Agreements between spanish insurance companies to determine responsibility in accidents between spanish vehicles (material damages).
Currently there are more than 30 million Spanish vehicles insured and in Spain alone there are close to 2 million accidents involving 4 million vehicles each year.
In order to deal with these claims in the fastest and most effective way, Spanish insurance companies have been using, since January 1988, the Spanish Direct Compensation Agreement (CIDE) to determine which vehicle is responsible.
The CIDE agreement is currently used by all the insurance companies operating in Spain to determine responsibility in RTAs.
The aim of this agreement is to speed up the settlement and compensation of material damages to vehicles (not personal damages). The requirements for it’s application are as follows:
- This agreement only applies to RTAs where there has been a direct collision between two vehicles.
- Both vehicles must be covered by compulsory Third Party insurance.
- The application of the agreement will only be possible when there has been a European Accident Statement (EAS) duly filled out and signed by both drivers.
Consequently the CIDE excludes the following:
- Damages to vehicles when there has not been a direct collision between two vehicles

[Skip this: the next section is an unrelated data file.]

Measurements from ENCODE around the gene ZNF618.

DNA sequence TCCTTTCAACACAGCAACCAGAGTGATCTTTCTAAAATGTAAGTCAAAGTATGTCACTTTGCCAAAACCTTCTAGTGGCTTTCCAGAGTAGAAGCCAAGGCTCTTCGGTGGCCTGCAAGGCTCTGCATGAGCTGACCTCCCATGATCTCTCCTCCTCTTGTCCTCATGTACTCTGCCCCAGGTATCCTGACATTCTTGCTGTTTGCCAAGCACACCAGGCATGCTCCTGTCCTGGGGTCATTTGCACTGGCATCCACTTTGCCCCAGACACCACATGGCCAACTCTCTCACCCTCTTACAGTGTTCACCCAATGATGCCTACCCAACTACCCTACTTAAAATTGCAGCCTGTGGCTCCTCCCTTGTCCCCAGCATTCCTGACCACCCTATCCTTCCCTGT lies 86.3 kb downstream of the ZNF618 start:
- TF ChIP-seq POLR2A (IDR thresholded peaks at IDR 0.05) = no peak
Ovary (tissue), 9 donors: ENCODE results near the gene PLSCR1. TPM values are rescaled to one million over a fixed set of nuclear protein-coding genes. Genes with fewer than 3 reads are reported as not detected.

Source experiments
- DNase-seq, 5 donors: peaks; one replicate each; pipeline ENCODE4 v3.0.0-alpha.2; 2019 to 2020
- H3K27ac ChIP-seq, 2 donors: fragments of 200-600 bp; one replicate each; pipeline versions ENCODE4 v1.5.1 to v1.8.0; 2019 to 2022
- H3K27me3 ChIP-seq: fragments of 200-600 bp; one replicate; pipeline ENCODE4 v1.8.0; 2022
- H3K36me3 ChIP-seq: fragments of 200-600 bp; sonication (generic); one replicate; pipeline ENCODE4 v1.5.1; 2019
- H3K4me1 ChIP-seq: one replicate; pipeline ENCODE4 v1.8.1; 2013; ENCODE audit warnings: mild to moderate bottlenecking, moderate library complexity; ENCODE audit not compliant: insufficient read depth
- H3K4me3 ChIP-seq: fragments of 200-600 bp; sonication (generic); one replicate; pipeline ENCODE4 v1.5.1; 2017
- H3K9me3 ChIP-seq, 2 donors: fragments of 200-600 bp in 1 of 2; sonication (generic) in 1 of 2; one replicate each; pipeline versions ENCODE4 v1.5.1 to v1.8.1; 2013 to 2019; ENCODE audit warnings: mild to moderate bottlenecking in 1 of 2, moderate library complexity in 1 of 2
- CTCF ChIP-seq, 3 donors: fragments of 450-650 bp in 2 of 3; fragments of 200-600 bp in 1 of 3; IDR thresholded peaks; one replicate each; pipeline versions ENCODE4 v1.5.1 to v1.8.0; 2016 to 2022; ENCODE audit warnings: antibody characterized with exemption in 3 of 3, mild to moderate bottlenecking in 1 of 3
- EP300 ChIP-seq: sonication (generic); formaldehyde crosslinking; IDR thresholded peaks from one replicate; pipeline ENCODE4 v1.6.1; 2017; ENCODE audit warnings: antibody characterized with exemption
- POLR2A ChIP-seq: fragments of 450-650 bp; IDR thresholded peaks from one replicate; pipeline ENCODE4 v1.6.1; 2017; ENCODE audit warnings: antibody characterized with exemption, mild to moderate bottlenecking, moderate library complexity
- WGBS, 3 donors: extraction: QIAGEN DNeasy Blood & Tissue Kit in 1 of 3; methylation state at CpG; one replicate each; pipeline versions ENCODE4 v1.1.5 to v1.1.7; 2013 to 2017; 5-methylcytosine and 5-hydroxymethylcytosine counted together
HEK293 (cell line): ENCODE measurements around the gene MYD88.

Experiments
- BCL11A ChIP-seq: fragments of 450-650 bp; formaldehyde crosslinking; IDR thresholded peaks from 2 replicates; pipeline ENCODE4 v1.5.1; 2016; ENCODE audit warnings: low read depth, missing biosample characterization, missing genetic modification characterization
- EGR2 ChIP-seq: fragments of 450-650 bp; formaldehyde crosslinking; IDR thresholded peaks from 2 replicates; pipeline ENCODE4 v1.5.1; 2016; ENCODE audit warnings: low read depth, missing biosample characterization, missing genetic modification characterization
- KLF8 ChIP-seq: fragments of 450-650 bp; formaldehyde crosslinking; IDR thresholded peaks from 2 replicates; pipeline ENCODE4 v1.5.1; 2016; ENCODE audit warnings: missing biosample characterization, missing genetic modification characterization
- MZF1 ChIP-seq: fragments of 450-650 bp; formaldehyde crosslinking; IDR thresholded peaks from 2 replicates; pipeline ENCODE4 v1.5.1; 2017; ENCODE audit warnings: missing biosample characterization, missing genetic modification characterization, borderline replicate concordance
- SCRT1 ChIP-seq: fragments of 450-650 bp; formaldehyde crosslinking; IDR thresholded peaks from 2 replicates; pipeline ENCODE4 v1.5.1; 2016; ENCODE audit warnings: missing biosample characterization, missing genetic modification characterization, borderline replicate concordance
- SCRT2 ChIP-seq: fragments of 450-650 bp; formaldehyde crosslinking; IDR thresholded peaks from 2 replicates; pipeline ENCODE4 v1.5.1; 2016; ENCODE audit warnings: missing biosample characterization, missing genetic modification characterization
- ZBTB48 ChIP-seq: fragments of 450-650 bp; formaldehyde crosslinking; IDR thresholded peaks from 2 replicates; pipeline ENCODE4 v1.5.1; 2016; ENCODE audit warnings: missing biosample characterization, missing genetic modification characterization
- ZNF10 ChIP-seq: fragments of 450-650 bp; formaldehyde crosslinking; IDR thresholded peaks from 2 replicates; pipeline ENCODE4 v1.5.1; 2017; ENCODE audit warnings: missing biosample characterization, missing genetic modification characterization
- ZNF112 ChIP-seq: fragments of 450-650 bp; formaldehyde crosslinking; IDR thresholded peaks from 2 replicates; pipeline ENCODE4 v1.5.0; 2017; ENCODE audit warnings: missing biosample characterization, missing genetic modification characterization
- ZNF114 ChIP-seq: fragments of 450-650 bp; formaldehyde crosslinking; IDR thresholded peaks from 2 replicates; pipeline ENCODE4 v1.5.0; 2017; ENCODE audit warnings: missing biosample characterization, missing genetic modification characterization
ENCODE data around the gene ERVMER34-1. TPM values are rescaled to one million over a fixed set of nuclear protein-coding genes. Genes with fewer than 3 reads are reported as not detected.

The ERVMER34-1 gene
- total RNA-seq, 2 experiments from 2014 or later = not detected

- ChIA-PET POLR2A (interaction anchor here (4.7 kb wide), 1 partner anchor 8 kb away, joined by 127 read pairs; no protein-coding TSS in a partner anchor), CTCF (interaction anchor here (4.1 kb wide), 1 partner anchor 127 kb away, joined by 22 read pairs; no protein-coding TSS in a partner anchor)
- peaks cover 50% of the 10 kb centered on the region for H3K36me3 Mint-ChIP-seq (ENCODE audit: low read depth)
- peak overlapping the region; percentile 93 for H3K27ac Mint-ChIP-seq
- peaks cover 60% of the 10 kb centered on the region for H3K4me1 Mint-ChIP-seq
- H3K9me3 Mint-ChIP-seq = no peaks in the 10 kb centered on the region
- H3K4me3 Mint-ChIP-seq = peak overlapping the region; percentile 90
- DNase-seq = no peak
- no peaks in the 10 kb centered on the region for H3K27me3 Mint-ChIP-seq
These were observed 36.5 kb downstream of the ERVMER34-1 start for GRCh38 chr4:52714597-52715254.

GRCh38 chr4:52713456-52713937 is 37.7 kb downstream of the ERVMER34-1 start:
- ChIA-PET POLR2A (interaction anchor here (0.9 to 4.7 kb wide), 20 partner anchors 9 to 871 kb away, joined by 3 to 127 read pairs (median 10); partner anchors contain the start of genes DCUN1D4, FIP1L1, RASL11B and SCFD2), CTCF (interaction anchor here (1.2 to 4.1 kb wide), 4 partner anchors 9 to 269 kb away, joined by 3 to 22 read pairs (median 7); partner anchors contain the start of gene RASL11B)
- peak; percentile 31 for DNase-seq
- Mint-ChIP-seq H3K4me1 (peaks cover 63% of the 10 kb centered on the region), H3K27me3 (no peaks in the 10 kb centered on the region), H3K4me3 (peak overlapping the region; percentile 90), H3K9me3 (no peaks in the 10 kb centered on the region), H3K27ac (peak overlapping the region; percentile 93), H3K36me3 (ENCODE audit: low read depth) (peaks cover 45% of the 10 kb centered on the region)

- Damages when more than two vehicles are involved.
- Any other material damages other than those caused to the vehicles involved.
- Personal injuries.
For any other type of damages the following two agreements shall be implemented: The Spanish Supplementary Agreement for Direct Indenisation (ASCIDE) and the Material Damages Claims Agreement (SDM).
So how does the CIDE Agreement work?
It’s very simple. Responsibility is determined immediately, using a data table, depending on the boxes checked in the EAS forms filled out by the drivers of both vehicles.
What is the ASCIDE agreement?
ASCIDE stands for Spanish Supplementary Agreement for Direct Indenisation.
It’s a complementary agreement to the CIDE, and applies to those claims which don’t fall under the auspices of the latter, fundamentally for someone not having filled out the report form, or because the form was invalid because of not being correctly filled out, or because it was impossible to determine the responsibility according to the CIDE criteria.
If there isn’t an EAS or if it isn’t valid, the requirements established by the CIDE Agreement will be complemented by objective elements such as: the Police Report, witnesses, traffic lights, etc.; that is to say, following the objective criteria based on the Highway Code and other regulations regarding these issues which the insurance industry usually uses to resolve these cases.
When there are contradictory statements, the claims handlers will try to rigorously reconstruct the facts as objectively as possible, beginning with insured party’s statements and then using any other information that exists.